14 Results Pre-assessment in reading using W.R.A.P

15 Chart on pre-questionnaire correlations Materas Class (Technology integrated in the classroom) Software reading program used in computer class to practice reading comprehension skills. Understanding a lesson better on PowerPoint. Reading levels Students finding themselves more engaged in an assignment when it is presented on the SMART Board. r xy = r xy = St. Maries Class (No technology integrated in the classroom) Software reading program used computer class to practice reading comprehension skills. Understanding a lesson better on PowerPoint. Reading levels Students finding themselves more engaged in an assignment when it is presented on the SMART Board. r xy = r xy = 0.267

16 Post – assessment reading levels using T.C. running records

17 Chart on post-questionnaire correlations Materas Class (Technology integrated in the lesson) Students learning how to find the main idea in a passage using a software or online reading program on the SMART Board. Students understanding a reading strategy when a software or online reading program and SMART Board is integrated in the lesson. Reading levels Students finding it easy to understand a lesson on finding context clues when a software or online reading program and SMART Board is integrated in the lesson. r xy =.541 r xy =.732 St. Maries Class (Technology not integrated in the lesson) Students learning how to find the main idea in a passage using a software or online reading program on the SMART Board. Students understanding a reading strategy when a software or online reading program and SMART Board is integrated in the lesson. Reading levels Students finding it easy to understand a lesson on finding context clues when a software or online reading program and SMART Board is integrated in the lesson. r xy =.025 r xy =.434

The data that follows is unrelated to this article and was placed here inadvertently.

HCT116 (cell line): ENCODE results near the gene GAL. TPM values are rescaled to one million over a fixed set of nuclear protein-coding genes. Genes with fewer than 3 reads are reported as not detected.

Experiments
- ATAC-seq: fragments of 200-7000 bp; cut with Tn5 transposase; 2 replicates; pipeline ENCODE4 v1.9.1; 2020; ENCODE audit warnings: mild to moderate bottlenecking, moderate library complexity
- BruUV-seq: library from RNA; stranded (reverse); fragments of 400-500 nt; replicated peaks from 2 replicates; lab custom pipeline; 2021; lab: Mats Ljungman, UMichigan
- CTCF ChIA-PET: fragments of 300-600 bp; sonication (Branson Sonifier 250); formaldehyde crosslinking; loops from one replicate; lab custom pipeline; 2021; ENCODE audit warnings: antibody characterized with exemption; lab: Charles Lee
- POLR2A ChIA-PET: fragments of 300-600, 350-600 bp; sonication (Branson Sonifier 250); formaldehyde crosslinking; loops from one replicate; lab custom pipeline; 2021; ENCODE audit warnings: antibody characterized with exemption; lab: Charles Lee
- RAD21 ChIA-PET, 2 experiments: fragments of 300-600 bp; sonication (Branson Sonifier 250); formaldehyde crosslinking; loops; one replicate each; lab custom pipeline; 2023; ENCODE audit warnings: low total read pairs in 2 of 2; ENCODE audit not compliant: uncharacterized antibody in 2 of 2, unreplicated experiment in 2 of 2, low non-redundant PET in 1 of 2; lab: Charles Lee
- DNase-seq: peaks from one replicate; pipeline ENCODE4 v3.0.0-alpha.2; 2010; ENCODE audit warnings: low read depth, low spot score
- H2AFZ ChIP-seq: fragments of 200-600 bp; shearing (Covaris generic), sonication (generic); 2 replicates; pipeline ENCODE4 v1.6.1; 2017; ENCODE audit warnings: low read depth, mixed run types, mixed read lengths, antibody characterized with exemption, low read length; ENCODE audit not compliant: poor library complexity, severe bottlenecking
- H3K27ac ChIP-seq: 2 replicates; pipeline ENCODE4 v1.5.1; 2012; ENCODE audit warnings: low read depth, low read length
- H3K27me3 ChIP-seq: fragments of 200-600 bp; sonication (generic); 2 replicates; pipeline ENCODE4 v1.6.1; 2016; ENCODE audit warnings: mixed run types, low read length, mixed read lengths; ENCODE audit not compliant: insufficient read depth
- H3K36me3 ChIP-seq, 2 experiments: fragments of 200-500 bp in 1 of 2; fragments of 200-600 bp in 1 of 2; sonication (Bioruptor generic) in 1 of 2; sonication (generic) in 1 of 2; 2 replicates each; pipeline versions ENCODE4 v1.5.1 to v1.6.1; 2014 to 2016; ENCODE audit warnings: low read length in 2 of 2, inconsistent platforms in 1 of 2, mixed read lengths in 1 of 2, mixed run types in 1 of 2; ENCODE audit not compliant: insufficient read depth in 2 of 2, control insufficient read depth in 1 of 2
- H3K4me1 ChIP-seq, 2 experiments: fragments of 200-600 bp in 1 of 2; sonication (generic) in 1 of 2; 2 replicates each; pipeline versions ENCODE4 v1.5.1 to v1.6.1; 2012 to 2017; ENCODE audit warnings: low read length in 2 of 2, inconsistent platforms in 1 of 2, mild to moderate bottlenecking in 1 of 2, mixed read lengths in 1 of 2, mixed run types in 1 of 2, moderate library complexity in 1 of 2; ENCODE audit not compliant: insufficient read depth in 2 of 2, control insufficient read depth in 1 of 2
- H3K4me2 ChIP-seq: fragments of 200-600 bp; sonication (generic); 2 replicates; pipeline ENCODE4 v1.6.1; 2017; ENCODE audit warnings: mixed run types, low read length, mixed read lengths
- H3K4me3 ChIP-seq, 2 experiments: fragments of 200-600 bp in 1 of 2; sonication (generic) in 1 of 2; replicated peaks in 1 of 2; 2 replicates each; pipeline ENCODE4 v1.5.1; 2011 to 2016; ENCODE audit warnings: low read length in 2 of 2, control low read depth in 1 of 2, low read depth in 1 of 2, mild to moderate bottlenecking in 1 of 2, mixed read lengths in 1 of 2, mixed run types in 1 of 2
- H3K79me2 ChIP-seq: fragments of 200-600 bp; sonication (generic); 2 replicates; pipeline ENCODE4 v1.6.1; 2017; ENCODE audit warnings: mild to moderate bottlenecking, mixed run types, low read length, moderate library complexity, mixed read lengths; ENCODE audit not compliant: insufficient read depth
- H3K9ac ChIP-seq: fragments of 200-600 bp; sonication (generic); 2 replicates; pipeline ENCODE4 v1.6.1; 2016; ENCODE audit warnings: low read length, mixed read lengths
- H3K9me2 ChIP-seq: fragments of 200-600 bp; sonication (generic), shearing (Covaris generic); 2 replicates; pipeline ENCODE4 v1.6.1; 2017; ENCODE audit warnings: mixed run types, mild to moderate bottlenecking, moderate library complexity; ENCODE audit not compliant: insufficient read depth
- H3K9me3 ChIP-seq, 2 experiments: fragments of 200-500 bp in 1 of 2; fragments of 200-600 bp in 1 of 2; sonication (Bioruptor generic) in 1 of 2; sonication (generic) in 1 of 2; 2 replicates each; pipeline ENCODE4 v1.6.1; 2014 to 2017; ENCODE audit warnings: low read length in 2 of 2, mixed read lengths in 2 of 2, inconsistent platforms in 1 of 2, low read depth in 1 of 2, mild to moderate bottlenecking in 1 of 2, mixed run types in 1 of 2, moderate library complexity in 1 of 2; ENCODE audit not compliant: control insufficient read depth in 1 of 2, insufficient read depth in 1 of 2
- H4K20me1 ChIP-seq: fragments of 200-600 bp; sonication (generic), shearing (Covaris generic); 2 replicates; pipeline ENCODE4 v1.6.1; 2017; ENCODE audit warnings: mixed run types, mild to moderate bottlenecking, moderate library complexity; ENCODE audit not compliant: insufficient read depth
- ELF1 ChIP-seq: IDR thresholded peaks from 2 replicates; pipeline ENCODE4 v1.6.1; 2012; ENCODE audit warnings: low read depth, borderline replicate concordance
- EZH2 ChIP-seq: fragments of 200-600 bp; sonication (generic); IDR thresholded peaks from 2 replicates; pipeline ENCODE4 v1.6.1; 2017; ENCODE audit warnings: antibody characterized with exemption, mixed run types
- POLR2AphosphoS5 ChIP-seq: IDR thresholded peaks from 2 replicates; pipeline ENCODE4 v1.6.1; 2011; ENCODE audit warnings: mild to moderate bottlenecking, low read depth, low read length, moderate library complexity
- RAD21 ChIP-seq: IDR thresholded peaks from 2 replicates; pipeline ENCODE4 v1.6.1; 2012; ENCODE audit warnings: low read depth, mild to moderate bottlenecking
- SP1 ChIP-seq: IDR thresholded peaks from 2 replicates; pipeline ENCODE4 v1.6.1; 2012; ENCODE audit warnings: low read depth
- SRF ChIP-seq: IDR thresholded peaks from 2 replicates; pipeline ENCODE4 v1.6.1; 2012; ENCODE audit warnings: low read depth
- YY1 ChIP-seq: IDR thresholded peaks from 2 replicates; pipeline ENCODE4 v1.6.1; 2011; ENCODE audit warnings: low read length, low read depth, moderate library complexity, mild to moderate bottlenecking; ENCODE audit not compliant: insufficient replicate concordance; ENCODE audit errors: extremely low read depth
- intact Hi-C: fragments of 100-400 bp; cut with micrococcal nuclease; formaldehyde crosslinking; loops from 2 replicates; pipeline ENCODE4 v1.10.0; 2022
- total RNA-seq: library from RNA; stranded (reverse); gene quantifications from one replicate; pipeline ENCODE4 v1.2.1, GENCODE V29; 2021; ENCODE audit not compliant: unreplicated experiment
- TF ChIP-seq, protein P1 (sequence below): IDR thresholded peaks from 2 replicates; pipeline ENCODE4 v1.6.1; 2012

18 Table 1. Mean and Standard Deviations of Multiple Choice Test on Context Clues Standard GroupMean deviationSample size Matera s class St. Marie s class ____________________________________________________________

19 Discussion Results reflects a correlation between implementing technology in reading lessons and students reading levels in Mrs. Materas group. Mrs. Materas group scored higher on the multiple choice test than Mrs. St. Maries group. Found that Mrs. Materas group was more engaged in the reading lesson when technology was implemented, which had an affect in the groups reading levels. This confirms Wood and Ashfield (2008) study when they found that Interactive Whiteboards can help improve and literacy instruction. Study showed that is can accommodate the different learning styles or intelligences. It is a multimodal approach to teaching literacy (Shenton & Pagett, 2007). When using a SMART Board, it helps visual, auditory and kinesthetic learners, increases students attention, helps activate critical and problem solving skills, and encourages collaboration.